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Getting your money's worth from SS
Old 07-19-2015, 09:10 AM   #1
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Getting your money's worth from SS

While I believed that lower earners made out pretty well vs higher earners under social security, this article provides some metrics to quantify the difference. Given this, it makes me wonder how there can be calls for further means testing vs an equal % reduction should the fund run out of money down the road:

AssetBuilder - Your Social Security ‘Money’s Worth’ - AssetBuilder Inc., Registered Investment Advisor
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Old 07-19-2015, 10:14 AM   #2
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Originally Posted by DFW_M5 View Post
While I believed that lower earners made out pretty well vs higher earners under social security, this article provides some metrics to quantify the difference. Given this, it makes me wonder how there can be calls for further means testing vs an equal % reduction should the fund run out of money down the road:

AssetBuilder - Your Social Security ‘Money’s Worth’ - AssetBuilder Inc., Registered Investment Advisor
Well, this is a Political Article if I've ever seen one. The author basically closes with "let's just call Social Security Welfare". Then the next steps of eliminating it, will be a whole lot easier.
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Old 07-19-2015, 11:39 AM   #3
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The thread was moved to the Politics and Fire forum and hot topic enabled.
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Old 07-19-2015, 01:41 PM   #4
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Well, this is a Political Article if I've ever seen one. The author basically closes with "let's just call Social Security Welfare". Then the next steps of eliminating it, will be a whole lot easier.
I wasn't quite sure where it belonged, but given your comment, it is in the right place. Nevertheless, it was eye opening to me.

Also, I noticed you attempted to quote a snipet of the article, but did not get it quite right, so here is the full text should others decide not read the article:

Quote:
As the years roll on, Social Security looks more like a welfare plan and less like a public pension system. How can I say this? Simple. The moneys worth difference between low-wage earners and highest-wage earners has grown over time. And it will continue to grow. In 1985 low-wage workers received about 2.25 times the money's worth of the highest-wage workers. For the kids who are 11 years old today, the low wageworker will receive 3 times the value of the highest-paid workers.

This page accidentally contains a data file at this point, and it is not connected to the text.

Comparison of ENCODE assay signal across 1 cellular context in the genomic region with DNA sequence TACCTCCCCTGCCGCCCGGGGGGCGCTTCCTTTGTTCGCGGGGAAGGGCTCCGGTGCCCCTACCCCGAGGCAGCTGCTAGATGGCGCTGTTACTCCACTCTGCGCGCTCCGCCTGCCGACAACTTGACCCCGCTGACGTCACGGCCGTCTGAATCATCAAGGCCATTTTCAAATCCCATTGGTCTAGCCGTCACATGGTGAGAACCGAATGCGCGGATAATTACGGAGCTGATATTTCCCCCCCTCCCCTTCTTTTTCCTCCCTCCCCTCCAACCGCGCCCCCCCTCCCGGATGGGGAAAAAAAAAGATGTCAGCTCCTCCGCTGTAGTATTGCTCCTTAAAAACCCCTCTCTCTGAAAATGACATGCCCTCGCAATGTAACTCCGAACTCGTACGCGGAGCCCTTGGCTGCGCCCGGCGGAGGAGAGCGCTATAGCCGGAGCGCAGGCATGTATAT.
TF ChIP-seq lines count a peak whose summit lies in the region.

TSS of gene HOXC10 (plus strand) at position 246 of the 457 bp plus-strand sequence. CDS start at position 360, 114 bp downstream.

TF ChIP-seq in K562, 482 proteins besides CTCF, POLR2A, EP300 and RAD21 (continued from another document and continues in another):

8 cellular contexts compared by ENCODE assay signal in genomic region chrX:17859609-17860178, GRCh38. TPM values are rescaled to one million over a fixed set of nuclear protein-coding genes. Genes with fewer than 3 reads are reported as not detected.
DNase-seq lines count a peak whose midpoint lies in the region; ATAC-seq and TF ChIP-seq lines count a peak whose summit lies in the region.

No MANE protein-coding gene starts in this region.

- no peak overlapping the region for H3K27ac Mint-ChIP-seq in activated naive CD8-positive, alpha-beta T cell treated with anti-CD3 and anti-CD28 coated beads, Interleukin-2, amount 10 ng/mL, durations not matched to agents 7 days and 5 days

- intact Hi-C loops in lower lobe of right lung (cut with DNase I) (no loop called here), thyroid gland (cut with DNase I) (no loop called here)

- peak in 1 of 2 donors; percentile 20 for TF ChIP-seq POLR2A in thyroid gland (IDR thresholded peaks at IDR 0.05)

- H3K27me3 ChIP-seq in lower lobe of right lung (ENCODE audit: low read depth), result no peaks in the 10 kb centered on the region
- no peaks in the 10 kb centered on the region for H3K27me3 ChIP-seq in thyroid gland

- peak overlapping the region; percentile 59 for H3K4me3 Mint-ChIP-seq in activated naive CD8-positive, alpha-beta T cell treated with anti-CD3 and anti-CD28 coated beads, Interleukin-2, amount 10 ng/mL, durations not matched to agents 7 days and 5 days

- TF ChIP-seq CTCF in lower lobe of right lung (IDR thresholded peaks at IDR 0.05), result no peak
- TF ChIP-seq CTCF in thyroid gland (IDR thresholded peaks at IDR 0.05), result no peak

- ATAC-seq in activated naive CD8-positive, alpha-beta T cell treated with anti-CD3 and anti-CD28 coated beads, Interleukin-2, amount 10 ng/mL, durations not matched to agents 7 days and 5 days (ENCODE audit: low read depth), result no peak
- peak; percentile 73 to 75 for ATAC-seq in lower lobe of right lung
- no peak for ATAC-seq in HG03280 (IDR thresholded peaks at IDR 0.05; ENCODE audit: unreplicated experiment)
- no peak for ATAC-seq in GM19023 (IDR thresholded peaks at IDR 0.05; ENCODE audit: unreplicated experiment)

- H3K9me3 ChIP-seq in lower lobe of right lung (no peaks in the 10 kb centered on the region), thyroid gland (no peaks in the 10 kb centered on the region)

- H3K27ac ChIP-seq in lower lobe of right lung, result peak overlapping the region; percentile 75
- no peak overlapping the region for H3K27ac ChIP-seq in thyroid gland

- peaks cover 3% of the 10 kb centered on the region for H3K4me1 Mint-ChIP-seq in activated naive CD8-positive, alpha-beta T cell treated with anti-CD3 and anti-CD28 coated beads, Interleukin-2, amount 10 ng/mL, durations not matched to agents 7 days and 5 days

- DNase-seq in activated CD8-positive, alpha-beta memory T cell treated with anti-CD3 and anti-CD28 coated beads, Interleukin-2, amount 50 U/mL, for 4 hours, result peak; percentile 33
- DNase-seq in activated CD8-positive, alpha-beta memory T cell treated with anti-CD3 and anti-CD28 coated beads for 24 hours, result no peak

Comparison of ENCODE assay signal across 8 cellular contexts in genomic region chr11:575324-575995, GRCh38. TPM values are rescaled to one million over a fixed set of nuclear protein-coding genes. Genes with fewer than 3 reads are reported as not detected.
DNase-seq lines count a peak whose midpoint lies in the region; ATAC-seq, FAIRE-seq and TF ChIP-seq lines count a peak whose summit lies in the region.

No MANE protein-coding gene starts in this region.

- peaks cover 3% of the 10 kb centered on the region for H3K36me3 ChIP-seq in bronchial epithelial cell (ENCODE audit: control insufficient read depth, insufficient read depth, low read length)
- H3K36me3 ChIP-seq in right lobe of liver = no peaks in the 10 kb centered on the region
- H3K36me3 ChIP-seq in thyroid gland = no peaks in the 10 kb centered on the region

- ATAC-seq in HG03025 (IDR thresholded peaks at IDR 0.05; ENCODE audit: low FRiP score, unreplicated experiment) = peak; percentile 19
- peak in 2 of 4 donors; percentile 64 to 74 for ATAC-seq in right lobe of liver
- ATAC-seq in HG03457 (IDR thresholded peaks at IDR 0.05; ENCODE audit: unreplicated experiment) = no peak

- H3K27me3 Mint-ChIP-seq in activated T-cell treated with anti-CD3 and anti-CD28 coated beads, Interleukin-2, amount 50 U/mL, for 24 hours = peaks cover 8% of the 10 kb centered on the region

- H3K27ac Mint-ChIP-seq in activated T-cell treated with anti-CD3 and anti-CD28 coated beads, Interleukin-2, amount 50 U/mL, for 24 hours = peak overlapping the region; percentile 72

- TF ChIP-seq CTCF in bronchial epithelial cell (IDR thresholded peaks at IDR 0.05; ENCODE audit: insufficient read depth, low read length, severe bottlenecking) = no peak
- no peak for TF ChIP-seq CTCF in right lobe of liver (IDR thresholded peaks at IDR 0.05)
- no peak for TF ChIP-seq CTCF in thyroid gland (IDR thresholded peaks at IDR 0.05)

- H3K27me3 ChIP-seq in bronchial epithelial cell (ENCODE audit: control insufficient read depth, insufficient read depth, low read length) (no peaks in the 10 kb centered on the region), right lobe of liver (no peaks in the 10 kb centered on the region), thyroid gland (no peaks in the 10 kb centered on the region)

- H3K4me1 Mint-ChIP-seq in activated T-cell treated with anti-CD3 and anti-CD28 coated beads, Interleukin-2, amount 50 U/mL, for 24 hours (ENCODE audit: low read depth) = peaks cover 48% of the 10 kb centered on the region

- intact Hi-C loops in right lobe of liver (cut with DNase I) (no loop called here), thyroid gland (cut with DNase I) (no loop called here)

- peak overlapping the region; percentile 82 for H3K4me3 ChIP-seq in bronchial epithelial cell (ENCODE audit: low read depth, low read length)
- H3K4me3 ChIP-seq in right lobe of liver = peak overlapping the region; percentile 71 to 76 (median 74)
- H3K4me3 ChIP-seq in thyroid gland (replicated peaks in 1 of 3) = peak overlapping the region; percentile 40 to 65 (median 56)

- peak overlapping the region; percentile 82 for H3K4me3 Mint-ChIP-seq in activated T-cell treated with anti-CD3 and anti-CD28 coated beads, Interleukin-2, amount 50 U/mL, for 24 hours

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Old 07-19-2015, 03:33 PM   #5
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As the years roll on, Social Security looks more like a welfare plan and less like a public pension system. How can I say this? Simple. The moneys worth difference between low-wage earners and highest-wage earners has grown over time. And it will continue to grow.
This is an interesting statement. It's kind of surprising, since the last major change in the SS rules was 30 years ago. What's going to happen in the future to make SS even more favorable to low wage workers?

I tried to find his numbers in the Actuaries' report. There are so many that this author could have used, I'm not sure if I did. First, I had to parse this:
Quote:
In 1985 low-wage workers received about 2.25 times the money's worth of the highest-wage workers. For the kids who are 11 years old today ...
I'm guessing that "In 1985 ..." should have read "For workers born in 1920..." to make it consistent with the "11 years old today" aka "born in 2004". Those two birth years are shown in the report.

Sure enough, I can find the trend in the ratio he created. But, when I compared birth year 1973 to birth year 2004, this trend disappeared. (at least for the case I tried)

1973 seems relevant because that cohort started working after the last set of changes. So their entire careers are under the new rules. One of those changes was to index the maximum taxable earnings to the wage index, instead of using the prior ad hoc adjustments. When they did this, they widened the difference between the middle and the top, so high end workers paid more taxes.

So this trend really reflects the taxes higher wage workers have been paying for the last 30 years, it just says that the additional benefits they get from those taxes are pretty small. Workers who look at the taxes they are currently paying and compare them to their projected benefits have already seen this. I don't see any big changes in the future.